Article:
- Subscription or ‘as-a-service’ models – just as with software, the next framework for IT services is subscription based. This allows scaling up and down as the customer needs more volume, when the customer needs less volume, or when the customer has new needs.
- Business continuity and disaster recovery preparedness – it should go without saying that any provider, especially those with remote delivery capability, has a well-thought out and tested plan for business continuity and disaster recovery when something like COVID-19 happens again.
With an economic downturn likely (hopefully a short one), cost containment will be even more critical. Just as critical is the need to balance cost and risk. While labor is a major cost component for IT outsourcing, there are other hidden costs that need to be evaluated. Depending on the location of delivery, there can be significant costs associated with things like:
- Currency fluctuations
- Additional resources needed for offshore project management oversight
- Visa or travel restrictions and related resource availability
- Time delays due to time zone, language and culture
Providers need to be evaluated on not only hourly rates, but the other hidden costs or risk factors that may be inherent in their specific delivery models.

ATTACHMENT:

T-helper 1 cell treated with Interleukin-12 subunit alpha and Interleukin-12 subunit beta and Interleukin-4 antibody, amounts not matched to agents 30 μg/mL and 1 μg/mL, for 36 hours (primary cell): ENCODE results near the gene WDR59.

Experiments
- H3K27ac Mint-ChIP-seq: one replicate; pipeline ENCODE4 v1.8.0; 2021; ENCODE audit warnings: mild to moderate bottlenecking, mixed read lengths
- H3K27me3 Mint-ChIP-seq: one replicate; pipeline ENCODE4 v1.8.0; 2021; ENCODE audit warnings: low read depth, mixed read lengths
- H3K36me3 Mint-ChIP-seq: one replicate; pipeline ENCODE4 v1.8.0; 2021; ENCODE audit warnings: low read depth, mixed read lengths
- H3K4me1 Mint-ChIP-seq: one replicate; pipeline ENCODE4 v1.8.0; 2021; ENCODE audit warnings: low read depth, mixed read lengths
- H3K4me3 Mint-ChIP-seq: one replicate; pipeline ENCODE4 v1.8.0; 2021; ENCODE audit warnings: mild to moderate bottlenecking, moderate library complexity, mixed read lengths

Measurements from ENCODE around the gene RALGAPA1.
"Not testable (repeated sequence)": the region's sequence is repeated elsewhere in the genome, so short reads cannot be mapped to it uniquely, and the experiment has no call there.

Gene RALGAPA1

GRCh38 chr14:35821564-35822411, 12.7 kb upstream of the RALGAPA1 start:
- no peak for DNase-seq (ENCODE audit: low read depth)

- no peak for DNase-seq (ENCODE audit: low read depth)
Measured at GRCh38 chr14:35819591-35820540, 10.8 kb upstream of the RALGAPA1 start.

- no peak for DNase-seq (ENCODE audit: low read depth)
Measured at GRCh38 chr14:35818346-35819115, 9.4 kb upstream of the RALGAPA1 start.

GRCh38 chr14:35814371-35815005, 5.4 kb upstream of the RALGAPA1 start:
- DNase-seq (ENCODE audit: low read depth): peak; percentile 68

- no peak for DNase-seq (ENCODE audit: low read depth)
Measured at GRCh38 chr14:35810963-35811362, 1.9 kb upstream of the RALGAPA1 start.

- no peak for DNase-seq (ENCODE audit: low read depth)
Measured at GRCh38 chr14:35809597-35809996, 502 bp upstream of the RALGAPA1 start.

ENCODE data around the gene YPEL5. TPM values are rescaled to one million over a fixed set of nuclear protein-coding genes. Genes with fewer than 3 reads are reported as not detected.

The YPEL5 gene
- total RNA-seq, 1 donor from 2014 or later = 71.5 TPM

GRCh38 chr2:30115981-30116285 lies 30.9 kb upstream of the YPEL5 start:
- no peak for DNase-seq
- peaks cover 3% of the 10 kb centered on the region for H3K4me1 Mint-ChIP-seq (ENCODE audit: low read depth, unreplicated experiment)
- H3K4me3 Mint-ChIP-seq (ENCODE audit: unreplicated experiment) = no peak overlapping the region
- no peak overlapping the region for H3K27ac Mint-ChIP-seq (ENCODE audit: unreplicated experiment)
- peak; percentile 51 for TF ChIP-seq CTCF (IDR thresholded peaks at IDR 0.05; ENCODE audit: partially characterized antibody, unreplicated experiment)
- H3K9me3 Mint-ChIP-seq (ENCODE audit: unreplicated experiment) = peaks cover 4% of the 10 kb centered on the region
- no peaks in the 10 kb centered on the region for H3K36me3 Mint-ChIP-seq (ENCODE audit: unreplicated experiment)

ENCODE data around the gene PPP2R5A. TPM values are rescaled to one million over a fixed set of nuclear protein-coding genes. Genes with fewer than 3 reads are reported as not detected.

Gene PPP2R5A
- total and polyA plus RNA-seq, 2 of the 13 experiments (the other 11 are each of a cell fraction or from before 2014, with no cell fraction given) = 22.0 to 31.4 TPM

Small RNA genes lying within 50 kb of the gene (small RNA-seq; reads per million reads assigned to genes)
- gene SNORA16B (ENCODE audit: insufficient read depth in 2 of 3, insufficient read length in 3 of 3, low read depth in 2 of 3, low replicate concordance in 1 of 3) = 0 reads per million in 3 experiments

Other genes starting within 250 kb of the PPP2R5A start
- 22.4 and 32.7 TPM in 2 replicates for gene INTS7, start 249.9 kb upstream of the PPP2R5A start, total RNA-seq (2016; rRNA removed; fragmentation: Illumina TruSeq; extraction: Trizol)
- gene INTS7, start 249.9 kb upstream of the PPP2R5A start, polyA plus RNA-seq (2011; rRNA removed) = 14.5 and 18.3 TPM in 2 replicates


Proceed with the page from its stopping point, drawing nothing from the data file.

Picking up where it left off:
Right now, and in the short term, companies need to do what’s necessary to ensure stable and profitable business operations. That means making whatever resource and process adjustments are needed, with minimum disruption. As the COVID-19 crisis begins to subside (which it will), it makes sense for companies to revisit their IT outsourcing strategy to better balance cost savings with risk mitigation. This means balancing the use of in-house employees, local contractors, on-shore delivery and offshore locations.
Sparq is arguably the leader in onshore or domestic software development outsourcing. This model strikes the right balance between cost savings and risk mitigation. With remote development centers exclusively located throughout the United States, Sparq leverages untapped, highly skilled technology talent in Middle America cities to provide world-class solutions to our clients. Our unique model eliminates the obstacles of time zones, distance, language and geopolitical risk.
About the Author
As Chief Client Officer for Sparq, Scott Monnig is responsible for one of our core values, ‘Change the Experience.’ He and his team are client-facing, colleague-centered and delivery-focused to ensure that our clients are delighted with our services. Scott works across our Sales, Sales Engineering and Delivery teams to ensure common practices and drive rigor that results in excellent outcomes.
With 30+ years of hands-on technology leadership experience, Scott has led high-performing teams, technology groups, and business divisions through dozens of enterprise initiatives, systems development and digital innovation. He has also led organizational transformation initiatives with a recent focus around Agile, DevOps and Cloud transitions driven by rapidly growing digital demands across a number of industries and organizations.
Scott is a graduate of the University of Missouri, where he earned a B.S. in Computer Science.